Most schools have a peripheral understanding of how to promote themselves on social media networks such as Facebook and Twitter but are completely stumped when it comes to LinkedIn.

Maybe you’re one of the many who have been left scratching your head after creating a profile, or maybe you’ve been avoiding the process altogether.

Whatever the case may be, LinkedIn remains one of the key social media networks for schools, and if you aren’t an active part of this community yet, now’s your time.

Here’s our crash course on learning the basics of LinkedIn.

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What is LinkedIn?

LinkedIn currently houses over 562 million users and continues to steadily increase this number with as many as 2 users added per second, according to Smart Business Trends.

This fast-growing social media site is designed with professionals, jobseekers and businesses in mind.

Why Use LinkedIn?

The power of LinkedIn specifically lies in the power of networking. With networking connections, leads and tips being created… opportunities to grow your network of contents by quite literally, “Linking” yourself to the vast community of professionals across fields.

You can join groups, collect information, uncover events in the area and add your own professional contributions to the fold.

All members of this website who get what LinkedIn is trying to do are there for the same reason: creating a business network.

You won’t find this type of condensed business-focused environment on any other “big dog” social media website.

Step 1: Setting Up Your LinkedIn Account Properly

When you first join LinkedIn, you set up a profile as you, yourself, the person that you are – not the school or university that you represent.

“Your LinkedIn Profile is like a supercharged resume that lets you showcase your experience and expertise” – Constant Contact

You will then upload a photo, fill out your information and set out to build your network of friends, family, co-workers, professionals and more.

Setting up your account properly is one of the most important steps in your LinkedIn journey.

In fact, according to Smart Business Trends, only half (50.5%) of all LinkedIn users have actually completed their profiles.

Yes, you read that correctly – 1 in 2 users aren’t anywhere near getting the results that they would like, just because of less-than-average profiles. Don’t be those users. Here’s what you should do:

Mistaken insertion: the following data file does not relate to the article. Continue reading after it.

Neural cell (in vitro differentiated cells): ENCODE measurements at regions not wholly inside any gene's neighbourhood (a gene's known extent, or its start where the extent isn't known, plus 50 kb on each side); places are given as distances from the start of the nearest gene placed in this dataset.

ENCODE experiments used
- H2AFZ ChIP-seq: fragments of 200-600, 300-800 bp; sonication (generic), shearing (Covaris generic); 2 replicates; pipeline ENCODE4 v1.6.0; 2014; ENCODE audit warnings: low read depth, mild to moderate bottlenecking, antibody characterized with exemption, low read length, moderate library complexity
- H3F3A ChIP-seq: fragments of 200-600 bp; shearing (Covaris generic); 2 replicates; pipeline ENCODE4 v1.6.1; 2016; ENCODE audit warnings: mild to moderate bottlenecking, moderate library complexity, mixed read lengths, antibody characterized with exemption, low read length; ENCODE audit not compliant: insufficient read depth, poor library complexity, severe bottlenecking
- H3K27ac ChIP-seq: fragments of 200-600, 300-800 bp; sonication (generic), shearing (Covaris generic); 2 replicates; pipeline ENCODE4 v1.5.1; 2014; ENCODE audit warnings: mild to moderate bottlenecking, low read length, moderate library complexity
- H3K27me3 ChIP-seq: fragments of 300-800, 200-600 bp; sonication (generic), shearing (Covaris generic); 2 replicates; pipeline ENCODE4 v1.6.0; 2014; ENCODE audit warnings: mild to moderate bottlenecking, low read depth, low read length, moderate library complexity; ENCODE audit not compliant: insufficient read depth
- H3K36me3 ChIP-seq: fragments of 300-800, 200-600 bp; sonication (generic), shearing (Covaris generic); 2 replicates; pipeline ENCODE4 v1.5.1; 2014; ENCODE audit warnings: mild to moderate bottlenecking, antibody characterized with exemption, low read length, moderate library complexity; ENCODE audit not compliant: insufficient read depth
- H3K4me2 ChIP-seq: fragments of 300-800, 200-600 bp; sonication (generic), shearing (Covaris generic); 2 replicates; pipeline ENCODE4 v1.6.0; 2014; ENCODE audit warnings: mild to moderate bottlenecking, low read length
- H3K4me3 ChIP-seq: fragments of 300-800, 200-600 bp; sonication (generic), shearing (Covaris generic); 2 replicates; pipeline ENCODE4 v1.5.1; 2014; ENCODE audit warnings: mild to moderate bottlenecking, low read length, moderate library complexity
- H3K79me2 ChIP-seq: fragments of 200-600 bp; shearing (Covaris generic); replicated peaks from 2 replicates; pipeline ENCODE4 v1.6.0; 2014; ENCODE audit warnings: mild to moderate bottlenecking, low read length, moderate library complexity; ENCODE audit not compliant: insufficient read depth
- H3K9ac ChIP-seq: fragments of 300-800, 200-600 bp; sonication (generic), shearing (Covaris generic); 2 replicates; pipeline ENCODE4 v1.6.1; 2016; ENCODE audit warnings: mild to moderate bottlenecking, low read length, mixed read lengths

• Upload a professional photo – we’re in an age of visual stimulation so a professional photo matters now more than ever. Your photo should be of a high-quality image resolution, up-to-date and professional (i.e. you’re not holding a beer or wearing a bikini… or holding a beer while wearing a bikini).
  • Create a professional headline – your headline is one of the first things people see when they come to your LinkedIn page. Use a headline that accurately reflects your professional experience, like “Marketing Manager at Name of Your School”, clear and articulate is best.
  • Create a summary – this is where you tell prospective candidates or other connections who you are, what skills or experience you have and why you are a valuable connection.
  • Additional information – if you have other online profiles, like a website, blog, Facebook Page or professional Twitter handle, link them here.

Step 2: Building a Network

Now that you’ve established an identity on LinkedIn, it is time to build out your network.

Go slow. It may be tempting to send out mass invitations to any and everyone you know. Resist. It is important to connect carefully and mindfully on LinkedIn.

You want to present value to those you are networking with and conversely, you want them to provide you networking value right back.

This connection starts with a personalised invitation.

When you invite someone to connect with someone, LinkedIn will automatically draft you a default invitation for you. Whenever possible, replace this with a personalised message.

Taking the extra time to really explain why you want to join their network shows you that you are actually a valuable connection rather than someone who is strictly looking to build out their profile.